The advertising budgets spent on DFP (now the overwhelming majority of budgets) makes it obvious. Youtube makes money. It prints money by information trading on top of that. Subscriptions on top of that. Google covers costs. Maybe not all that money comes back to Youtube as a department, but published revenue numbers are a game for an organization of that size.

A guaranteed adserv on every CDN delivery (and again over a certain number of minutes) is more than the content and serve cost. CPMs for video are net 3$, at least. I don't know who's doing the math, but a link would be interesting with someone demonstrating how they are upside down.


Youtubes infrastructure costs are massive - well into the $1B+ per year category.

Netflix might serve more gigabytes to users, but netflix's content library is tiny in comparison, so edge caches have a near 100% hit rate keeping infrastructure costs a fraction of youtube's costs.


If YouTube has edge caches, which I would be very surprised if they didn't, I'd think their edge cache hit rate would still be pretty high. Not 100%, obviously, but still over 50%–most people watch the same set of popular videos, with a very long tail of unpopular ones that are occasionally watched.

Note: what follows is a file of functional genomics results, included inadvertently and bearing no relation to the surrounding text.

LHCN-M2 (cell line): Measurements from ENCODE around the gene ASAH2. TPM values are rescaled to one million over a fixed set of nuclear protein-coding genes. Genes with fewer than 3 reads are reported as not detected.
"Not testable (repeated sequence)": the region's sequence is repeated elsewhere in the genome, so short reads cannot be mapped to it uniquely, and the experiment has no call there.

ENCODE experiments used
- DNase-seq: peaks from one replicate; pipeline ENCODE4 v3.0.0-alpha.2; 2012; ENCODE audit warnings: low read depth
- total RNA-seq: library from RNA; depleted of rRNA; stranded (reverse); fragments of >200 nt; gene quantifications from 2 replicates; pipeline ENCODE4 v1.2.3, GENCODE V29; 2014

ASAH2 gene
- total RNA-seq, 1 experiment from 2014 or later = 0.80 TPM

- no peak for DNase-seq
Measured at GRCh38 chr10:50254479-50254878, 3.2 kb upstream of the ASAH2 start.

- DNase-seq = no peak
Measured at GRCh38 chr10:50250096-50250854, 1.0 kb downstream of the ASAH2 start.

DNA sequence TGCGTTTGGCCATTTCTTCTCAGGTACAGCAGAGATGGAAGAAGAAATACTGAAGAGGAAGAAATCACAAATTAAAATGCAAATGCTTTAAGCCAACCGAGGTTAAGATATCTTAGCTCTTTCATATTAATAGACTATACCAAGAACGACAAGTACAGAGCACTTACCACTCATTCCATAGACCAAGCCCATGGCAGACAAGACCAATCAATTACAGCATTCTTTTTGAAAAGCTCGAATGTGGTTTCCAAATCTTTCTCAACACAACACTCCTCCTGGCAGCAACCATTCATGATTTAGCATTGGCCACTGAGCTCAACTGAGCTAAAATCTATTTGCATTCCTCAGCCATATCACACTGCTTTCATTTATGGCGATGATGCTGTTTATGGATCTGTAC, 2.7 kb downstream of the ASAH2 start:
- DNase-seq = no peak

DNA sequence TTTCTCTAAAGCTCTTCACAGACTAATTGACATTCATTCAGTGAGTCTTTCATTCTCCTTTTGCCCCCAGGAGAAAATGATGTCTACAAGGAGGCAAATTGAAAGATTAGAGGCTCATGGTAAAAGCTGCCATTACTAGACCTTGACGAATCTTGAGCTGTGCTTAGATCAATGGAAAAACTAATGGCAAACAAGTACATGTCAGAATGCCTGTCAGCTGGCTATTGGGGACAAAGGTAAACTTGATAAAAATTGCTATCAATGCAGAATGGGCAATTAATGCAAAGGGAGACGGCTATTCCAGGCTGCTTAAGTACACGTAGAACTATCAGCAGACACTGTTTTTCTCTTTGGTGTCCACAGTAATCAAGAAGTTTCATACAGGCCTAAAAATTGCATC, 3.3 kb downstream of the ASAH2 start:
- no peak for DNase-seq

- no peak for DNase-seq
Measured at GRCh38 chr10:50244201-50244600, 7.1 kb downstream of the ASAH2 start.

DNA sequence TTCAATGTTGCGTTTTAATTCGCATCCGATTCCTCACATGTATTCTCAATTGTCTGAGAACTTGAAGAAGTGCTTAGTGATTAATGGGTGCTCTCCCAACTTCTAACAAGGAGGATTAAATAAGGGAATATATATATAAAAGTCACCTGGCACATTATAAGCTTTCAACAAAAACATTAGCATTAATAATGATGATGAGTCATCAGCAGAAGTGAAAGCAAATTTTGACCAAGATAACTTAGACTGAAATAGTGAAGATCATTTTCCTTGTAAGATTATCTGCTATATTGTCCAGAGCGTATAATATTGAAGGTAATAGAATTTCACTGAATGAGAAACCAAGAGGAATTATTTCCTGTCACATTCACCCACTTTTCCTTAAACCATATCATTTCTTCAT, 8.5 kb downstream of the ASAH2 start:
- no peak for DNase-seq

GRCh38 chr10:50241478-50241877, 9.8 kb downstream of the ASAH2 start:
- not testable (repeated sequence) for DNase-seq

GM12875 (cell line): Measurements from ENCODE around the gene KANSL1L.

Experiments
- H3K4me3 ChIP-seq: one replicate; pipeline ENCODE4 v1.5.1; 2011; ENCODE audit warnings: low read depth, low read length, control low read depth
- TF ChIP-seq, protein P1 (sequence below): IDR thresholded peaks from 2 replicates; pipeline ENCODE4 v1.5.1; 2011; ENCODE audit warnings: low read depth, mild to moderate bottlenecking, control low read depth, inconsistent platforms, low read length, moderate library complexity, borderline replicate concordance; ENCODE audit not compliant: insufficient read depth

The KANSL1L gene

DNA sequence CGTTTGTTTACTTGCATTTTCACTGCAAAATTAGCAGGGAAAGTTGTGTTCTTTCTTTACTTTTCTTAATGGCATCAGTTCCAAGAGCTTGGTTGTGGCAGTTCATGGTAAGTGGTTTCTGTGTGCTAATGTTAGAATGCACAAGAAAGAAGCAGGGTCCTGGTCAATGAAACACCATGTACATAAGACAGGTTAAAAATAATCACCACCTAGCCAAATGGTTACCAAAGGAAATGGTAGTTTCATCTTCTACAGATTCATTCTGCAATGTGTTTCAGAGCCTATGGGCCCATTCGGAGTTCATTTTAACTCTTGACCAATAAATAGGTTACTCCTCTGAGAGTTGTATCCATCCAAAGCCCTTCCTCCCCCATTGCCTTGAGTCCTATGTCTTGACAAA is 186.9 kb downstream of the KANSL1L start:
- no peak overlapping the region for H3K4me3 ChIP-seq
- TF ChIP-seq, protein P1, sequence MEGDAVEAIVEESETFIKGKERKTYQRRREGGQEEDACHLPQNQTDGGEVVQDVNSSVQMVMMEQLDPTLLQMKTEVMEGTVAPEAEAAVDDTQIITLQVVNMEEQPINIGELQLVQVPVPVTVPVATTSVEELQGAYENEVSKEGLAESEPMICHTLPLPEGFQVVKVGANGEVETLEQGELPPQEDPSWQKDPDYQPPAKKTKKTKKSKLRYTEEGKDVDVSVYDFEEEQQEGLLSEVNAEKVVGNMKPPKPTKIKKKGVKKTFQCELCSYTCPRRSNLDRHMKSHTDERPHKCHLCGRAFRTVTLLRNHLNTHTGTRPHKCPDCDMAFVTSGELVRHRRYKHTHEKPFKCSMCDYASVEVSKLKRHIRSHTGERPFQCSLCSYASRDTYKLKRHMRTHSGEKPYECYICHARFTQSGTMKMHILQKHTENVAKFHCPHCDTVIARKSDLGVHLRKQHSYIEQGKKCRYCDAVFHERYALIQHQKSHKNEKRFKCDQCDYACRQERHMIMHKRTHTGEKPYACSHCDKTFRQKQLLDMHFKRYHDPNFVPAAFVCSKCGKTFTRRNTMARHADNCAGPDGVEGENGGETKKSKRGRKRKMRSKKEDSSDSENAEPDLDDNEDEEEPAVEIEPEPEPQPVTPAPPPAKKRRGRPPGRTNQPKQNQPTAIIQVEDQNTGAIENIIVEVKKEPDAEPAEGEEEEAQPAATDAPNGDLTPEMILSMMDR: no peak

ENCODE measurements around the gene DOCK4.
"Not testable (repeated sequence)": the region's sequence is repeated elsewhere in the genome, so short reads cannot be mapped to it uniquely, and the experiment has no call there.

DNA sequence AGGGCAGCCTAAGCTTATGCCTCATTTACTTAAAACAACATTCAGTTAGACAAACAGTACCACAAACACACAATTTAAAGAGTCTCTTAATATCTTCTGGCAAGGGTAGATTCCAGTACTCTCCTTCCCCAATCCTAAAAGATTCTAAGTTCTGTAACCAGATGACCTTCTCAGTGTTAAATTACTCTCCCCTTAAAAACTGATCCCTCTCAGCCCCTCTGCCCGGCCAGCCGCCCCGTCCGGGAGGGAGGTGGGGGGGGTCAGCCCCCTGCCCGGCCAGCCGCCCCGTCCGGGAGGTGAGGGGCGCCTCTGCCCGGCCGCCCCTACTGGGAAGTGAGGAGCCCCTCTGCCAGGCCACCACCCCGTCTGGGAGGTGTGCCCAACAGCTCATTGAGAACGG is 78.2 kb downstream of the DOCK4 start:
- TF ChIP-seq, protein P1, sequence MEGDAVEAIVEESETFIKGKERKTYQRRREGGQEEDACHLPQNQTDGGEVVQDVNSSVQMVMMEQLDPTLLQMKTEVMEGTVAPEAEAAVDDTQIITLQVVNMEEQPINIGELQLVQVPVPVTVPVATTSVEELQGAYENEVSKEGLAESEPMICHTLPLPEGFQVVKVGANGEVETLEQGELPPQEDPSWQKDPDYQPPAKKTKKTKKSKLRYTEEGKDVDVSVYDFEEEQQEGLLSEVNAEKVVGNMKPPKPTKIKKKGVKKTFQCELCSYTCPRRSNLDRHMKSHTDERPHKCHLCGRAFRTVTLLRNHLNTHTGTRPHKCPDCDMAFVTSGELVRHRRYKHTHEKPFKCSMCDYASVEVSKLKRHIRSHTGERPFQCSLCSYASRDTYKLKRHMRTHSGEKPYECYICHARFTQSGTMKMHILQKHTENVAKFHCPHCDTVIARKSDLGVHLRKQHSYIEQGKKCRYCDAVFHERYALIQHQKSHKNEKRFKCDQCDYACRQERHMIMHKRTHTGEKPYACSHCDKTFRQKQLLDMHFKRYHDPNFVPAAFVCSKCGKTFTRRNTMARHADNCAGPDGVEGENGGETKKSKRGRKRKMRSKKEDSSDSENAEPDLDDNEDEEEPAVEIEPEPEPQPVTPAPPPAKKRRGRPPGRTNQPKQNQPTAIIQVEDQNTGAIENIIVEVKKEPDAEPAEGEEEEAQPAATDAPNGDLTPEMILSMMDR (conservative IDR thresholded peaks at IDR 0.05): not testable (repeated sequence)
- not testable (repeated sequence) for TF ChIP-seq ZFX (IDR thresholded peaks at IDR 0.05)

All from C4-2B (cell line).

I wouldn’t be surprised if Netflix’s entire library was under 100 terabytes. You could have 100 percent of the content served from edge caches with that.


I haven't tried to estimate the size, but I think one thing that may enlarge it is all of the extra copies of content for various resolutions, different bit rates to support bandwidth issues, and optimized versions for the different mobile devices & apps. That's a lot of different files for 1 piece of content.

Edit--Found this quote from an article[0] written in 2013, so I'm sure it's much larger now. Also, the Open Connect Appliances[1] have about 240TB capacity each, but they just tail the current popular content.

The master Neflix catalog takes up about 3.14 petabytes of cloud storage space, which is converted and compressed down to about 2.75 petabytes, consisting of 100 different versions suitable for watching on more than 1000 different devices.

[0] https://gizmodo.com/how-netflix-makes-3-14-petabytes-of-vide...

[1] https://openconnect.netflix.com/en/hardware/


Not to mention they own their infrastructure.


By the way, I suspect this means that Google is undercutting the competition:

https://en.wikipedia.org/wiki/Predatory_pricing